Here are some meteors seen in the 2007 Perseid meteor shower taken by Scott Anttila. The image is centered on Cassiopeia. The radiant is low and a bit left of center in the image. The Double Cluster is seen below center and the Great Andromeda Galaxy is seen on the right just above center.

My best Perseid photo. From the 70's.

My best Perseid photo. From the 70’s.

08/10/2016 – Ephemeris – The planets tonight

August 10, 2016 Comments off

Ephemeris for Wednesday, August 10th.  The Sun rises at 6:39.  It’ll be up for 14 hours and 15 minutes, setting at 8:55.  The Moon, at first quarter today, will set at 12:55 tomorrow morning.

Today we turn from the small meteoroids that orbit the Sun that are producing the Perseid Meteor Shower to the larger members of the solar family, namely the bright planets. Venus and Mercury are very low in the west-northwest and will set at 9:44 and 9:50 p.m. respectively.  Jupiter is in the west in the evening.  It will set at 10:19 p.m.  Mars, Saturn and the star Antares start the evening in the south-southwestern sky as a tightening triangle, moving to the southwest during the evening.  Antares, whose name means Rival of Mars is below Saturn with brighter Mars to the right.  The Red Planet is back in Scorpius.  It will set at 12:46 a.m.  Mars is moving rapidly to the east against the stars.  Saturn is spectacular in telescopes, with its rings.  Saturn will set at 1:34 a.m.

Times are for the Traverse City/Interlochen area of Michigan. They may be different for your location.

Addendum

Sunset planets

Venus, Mercury and Jupiter at 9:25 p.m. (30 minutes after sunset), August 10, 2016. Created using Stellarium.

Evening planets and the Moon

The planets, Moon and constellations at 10 p.m., August 10, 2016. Created using Stellarium.

Binocular Moon

The Moon as it might appear in binoculars tonight, August 10, 2016 at 10 p.m. Created using Stellarium.

Saturn and its moons

Saturn and its moons at 10 p.m. August 10, 2016. Created using Cartes du Ciel (Sky Charts).

The planets and the Moon all night

Planets at sunset and sunrise of a single night starting with sunset on the right on August 10, 2016. The night ends on the left with sunrise on August 11. Actually all the naked eye planets are in the evening sky. Also shown is the Perseid meteor shower radiant. If you are using Firefox right-click on the image and select View Image to enlarge the image. That goes for all the large images. Created using my LookingUp program.

Also shown is the Perseid meteor shower radiant.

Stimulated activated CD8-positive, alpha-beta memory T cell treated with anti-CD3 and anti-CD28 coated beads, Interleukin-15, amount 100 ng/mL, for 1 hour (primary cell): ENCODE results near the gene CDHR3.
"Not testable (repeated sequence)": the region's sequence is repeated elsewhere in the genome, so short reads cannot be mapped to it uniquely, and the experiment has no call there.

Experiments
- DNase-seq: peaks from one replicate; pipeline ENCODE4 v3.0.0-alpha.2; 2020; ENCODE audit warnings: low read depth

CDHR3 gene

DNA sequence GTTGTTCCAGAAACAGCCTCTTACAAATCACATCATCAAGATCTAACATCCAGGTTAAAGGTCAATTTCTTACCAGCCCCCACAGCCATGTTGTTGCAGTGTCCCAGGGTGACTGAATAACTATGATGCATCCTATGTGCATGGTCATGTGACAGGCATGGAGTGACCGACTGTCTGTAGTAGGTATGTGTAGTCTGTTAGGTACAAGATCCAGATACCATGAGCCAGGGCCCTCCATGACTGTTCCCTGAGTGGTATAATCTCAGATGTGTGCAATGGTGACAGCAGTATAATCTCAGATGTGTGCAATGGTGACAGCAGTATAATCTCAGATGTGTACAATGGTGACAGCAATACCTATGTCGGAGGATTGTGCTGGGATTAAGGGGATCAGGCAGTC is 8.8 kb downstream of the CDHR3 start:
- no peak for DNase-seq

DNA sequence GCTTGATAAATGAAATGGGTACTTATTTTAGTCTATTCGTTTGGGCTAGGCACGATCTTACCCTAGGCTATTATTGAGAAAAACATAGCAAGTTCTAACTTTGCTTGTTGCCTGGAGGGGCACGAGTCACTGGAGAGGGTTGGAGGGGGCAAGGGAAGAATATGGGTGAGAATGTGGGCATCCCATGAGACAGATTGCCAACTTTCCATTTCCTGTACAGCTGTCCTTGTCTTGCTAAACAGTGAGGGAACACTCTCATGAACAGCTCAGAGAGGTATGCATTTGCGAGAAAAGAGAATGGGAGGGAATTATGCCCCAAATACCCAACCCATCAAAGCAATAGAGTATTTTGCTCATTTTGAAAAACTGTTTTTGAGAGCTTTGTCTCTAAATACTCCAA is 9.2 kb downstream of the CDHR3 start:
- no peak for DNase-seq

05/03/2016 – Ephemeris – Halley’s Comet is back… In little bitty pieces

May 3, 2016 Comments off

Ephemeris for Tuesday, May 3rd.  The Sun rises at 6:29.  It’ll be up for 14 hours and 21 minutes, setting at 8:50.   The Moon, 3 days before new, will rise at 5:23 tomorrow morning.

There’s a meteor shower happening this week that’s  a tough one for observers as far north as we are.  It’s the Eta Aquariids:  seeming to come from the Water Jar asterism of the constellation Aquarius the water bearer.  It will reach peak on Thursday the 5th, however the radiant point rises around 3:30 a.m., and twilight starts an hour and a half later.  The radiant is also low in the southeastern part of the sky.  The meteors are fast-moving and many of them are bright.  They are bits shed by Halley’s Comet and left in its orbit.  The Earth passes close to Halley’s orbit twice a year:  In late October as the particles come in from the outer solar system, and again in early May as they head back out again.  We’ll see souvenirs of Halley’s Comet before it returns in 2061.

Times are for the Traverse City/Interlochen area of Michigan. They may be different for your location.

Addendum

Eta Aquarid radiant

The Eta Aquarid radiant at the peak of the shower. The radiant moves slowly to the east with time. Credit: Bob Moler’s LookingUp program.

This meteor shower is low for us in the Northern Hemisphere, but it will be great for those Down Under.  The Moon is even cooperating this year, by getting out of the way.  The active dates for the shower are April 19th to May 28th. The velocity of the meteoroids that strike the atmosphere is 66 km/s.  Halley’s Comet, and thus its debris is traveling in a retrograde orbit, going the wrong way in a one way solar system, which is why the speed of the particles is so high.